New 2020 Rolls-Royce Ghost teased for final time ahead of official reveal

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The new Rolls-Royce Ghost has been teased for the fourth and final time ahead of the car’s scheduled launch in autumn this year, and the firm’s latest official video explores some of the challenges faced by engineers when trying to make the Ghost’s interior as quiet as possible.

We’ve already been told that the second-generation Ghost will be based on Rolls-Royce’s latest aluminium space-frame underpinnings, which means it can take advantage of the company’s existing four-wheel drive and four-wheel steering systems. The platform will also support the firm’s “Magic Carpet” suspension, which promises greatly improved ride quality.

However, the company says its main reason for using aluminium is for its resonant properties – the metal is less susceptible to vibrations than steel, which means less noise makes its way into the cabin. Rolls-Royce has also formed most of the surfaces on the new Ghost’s body-in-white into curved structures rather than flat panels, which aids in further suppressing sound.

The new Ghost will feature a twin-skinned bulkhead, double glazing and more than 100kg of sound-deadening in its roof, boot and floor. Even the inside of the air conditioning vents have been smoothed out, as the noise created by the turbulent air was deemed “unacceptable” by the firm’s engineers.

However, the firm has artificially engineered some intrusive noise back into the interior – but only at a specific frequency, which passengers supposedly experience as a background “whisper.” 

Rolls-Royce has also designed a new, pot-hole smothering suspension setup. It’s called the Planar system and it comprises three elements – the first of which is a new upper wishbone damper unit, which smoothes out the travel of the front suspension arms to provide a more stable ride.

The second aspect is the “Flagbearer” system, which uses an array of cameras and sensors to read the road ahead and prepare the suspension system for any changes in the surface. Finally, Rolls-Royce has developed a new satellite aided transmission, which uses GPS data to pre-emptively select the correct gear for upcoming corners.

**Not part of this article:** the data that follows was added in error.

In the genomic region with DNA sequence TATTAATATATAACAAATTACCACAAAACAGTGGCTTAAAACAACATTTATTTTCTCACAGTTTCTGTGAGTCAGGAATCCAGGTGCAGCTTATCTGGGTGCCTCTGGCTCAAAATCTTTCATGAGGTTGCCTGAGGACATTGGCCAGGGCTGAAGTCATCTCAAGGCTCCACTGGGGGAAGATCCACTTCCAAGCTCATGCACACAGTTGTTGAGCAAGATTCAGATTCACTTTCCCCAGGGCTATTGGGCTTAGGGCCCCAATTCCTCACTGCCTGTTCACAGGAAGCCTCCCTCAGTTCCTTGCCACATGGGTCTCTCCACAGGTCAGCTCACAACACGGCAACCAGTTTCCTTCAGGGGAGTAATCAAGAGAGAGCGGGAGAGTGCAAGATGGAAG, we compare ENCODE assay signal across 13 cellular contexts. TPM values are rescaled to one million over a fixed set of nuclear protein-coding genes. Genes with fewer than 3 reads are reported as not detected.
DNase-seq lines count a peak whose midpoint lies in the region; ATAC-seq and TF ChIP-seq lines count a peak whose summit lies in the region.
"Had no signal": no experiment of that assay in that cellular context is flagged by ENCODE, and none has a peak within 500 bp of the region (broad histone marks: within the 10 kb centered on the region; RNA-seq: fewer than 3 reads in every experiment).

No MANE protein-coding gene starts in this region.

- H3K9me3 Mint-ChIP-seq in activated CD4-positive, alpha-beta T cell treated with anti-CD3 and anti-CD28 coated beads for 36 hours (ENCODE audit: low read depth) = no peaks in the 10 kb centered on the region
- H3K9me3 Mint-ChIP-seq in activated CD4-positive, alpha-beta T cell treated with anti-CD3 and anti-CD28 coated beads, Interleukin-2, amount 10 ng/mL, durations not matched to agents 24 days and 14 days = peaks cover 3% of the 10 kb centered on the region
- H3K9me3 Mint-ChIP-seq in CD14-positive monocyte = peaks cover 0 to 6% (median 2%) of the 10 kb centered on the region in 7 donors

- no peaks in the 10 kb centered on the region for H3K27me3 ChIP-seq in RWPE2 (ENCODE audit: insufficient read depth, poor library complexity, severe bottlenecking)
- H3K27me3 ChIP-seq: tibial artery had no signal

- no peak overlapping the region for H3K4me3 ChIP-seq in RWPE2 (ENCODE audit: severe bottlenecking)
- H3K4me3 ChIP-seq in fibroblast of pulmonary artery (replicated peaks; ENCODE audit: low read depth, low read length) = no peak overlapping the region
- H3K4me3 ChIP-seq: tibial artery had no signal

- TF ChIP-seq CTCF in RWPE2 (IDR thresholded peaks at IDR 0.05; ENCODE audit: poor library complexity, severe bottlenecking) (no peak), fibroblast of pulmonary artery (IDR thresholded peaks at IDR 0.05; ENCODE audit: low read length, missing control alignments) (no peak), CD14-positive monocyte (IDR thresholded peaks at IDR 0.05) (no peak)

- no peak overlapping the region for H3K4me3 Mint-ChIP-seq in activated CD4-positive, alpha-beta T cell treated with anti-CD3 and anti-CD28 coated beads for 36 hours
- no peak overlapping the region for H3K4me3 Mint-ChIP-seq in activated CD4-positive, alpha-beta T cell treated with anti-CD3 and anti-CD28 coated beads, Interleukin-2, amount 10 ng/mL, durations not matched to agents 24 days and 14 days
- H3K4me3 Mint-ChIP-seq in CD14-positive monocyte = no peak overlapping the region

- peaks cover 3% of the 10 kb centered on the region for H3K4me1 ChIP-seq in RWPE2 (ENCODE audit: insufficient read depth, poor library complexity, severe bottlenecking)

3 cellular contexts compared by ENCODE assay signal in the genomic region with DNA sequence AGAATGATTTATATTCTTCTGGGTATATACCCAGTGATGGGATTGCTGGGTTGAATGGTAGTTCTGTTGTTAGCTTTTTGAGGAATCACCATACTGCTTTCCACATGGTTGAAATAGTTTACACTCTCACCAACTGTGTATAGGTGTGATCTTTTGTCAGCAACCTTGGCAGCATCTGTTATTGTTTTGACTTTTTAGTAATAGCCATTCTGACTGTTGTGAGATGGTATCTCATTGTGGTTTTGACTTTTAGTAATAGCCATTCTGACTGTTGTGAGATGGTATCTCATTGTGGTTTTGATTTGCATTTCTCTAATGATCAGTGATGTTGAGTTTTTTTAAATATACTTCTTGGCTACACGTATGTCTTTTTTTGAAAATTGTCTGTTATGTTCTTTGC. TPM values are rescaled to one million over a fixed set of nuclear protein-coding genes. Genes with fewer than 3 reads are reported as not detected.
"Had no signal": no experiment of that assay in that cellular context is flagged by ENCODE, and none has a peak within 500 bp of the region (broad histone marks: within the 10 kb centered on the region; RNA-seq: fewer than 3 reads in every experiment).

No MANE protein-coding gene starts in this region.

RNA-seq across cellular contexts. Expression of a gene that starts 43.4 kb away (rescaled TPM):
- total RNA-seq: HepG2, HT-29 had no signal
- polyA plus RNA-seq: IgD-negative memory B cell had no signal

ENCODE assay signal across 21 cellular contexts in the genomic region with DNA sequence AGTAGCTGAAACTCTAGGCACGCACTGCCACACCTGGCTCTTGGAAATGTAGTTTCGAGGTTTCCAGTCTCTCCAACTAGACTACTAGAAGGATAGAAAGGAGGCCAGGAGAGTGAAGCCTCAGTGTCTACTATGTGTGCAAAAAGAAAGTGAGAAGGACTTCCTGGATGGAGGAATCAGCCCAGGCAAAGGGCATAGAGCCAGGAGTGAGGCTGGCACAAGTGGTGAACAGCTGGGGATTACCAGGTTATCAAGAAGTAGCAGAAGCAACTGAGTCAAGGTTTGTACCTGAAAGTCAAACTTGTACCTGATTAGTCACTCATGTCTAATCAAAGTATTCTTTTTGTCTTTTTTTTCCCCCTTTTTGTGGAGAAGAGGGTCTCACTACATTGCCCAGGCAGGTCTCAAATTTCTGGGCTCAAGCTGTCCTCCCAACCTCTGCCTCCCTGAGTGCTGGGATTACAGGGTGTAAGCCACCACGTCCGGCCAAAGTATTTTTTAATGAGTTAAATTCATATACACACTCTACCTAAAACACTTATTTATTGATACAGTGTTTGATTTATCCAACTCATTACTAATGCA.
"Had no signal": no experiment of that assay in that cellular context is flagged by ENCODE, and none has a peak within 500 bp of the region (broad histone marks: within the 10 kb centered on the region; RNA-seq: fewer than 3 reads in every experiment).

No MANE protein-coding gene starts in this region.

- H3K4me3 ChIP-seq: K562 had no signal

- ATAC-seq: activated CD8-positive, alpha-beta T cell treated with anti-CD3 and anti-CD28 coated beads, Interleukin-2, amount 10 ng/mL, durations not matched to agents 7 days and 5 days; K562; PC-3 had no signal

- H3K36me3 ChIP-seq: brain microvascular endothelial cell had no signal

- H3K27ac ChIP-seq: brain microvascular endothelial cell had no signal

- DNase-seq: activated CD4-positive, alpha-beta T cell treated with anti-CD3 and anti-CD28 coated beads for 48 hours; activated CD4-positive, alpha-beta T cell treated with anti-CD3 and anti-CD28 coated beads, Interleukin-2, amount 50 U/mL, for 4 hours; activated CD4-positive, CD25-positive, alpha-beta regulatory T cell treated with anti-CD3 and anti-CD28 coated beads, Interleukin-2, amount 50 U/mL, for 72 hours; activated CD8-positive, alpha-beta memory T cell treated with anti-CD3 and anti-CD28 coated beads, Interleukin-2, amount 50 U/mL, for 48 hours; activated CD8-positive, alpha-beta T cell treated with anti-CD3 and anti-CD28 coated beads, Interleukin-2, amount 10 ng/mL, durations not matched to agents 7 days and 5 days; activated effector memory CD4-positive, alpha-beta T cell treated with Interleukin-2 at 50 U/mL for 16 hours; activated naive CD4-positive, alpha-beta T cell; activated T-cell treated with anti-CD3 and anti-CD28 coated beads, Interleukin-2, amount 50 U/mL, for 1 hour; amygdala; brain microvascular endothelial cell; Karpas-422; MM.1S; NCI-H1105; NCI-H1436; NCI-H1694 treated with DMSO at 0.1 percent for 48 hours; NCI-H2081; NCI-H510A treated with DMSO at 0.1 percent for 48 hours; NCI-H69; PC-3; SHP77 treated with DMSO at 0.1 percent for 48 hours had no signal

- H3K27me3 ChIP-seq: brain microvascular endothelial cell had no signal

Rolls-Royce’s previous teaser videos considered the firm’s newly minted, younger customer base and their desire for more subdued styling. The company has incorporated this feedback Mk2 Ghost’s design, building the car’s aesthetic around a more minimalist approach. 

So, for its second generation, the Ghost will take on a far less fussy design. The car’s panel lines will be smoothed over, the body mouldings along the car’s flanks will be kept to a minimum and every piece of unnecessary styling is being shunned – so the old car’s chrome badges and flashy brightwork will likely be ditched for more understated alternatives.

New Rolls-Royce Ghost: design and platform

The design approach outlined in Rolls-Royce’s teaser campaign seems to be reflected by our most recent spy shots. Previously spied mules feature a pair of less complicated LED headlamps, a smoother front bumper and fewer creases in the bonnet and wings – although the car’s trademark suicide rear doors remain.

Inside, the new Ghost will adopt Rolls-Royce’s latest infotainment screen and digital gauge cluster, as found in the Phantom and Cullinan. So, the car’s gauges will be displayed on a 12.3-inch TFT monitor, while the central infotainment screen will disappear into the dash at the touch of a button. The Ghost’s entire interior design will be overhauled, too.

We’ve also spied the more opulent long-wheelbase model, undergoing cold-weather testing in the arctic circle. The extra space between the axles is purely for the benefit of rear-seat occupants and is unlikely to drastically alter the experience from the driver’s point of view.

Like its bigger brother, the eighth-generation Phantom, the new Ghost will be based on Rolls-Royce’s all-new “Architecture of Luxury” platform. The fully-scalable, all-aluminium space-frame chassis underpin all of the company’s next-generation models, taking the place of the previous Ghost’s BMW 7 Series-based underpinnings.

Rolls-Royce has also confirmed that the next-generation Ghost will be powered by the latest iteration of the company’s 6.75-litre V12 engine, which has now sprouted a pair of turbos. It’s the same unit found in the Phantom and the Cullinan – and, like both of those cars, it’ll be mated to an eight-speed automatic gearbox and offer power figures in excess of 560bhp.

Now read our review of the previous-generation Rolls-Royce Ghost here...



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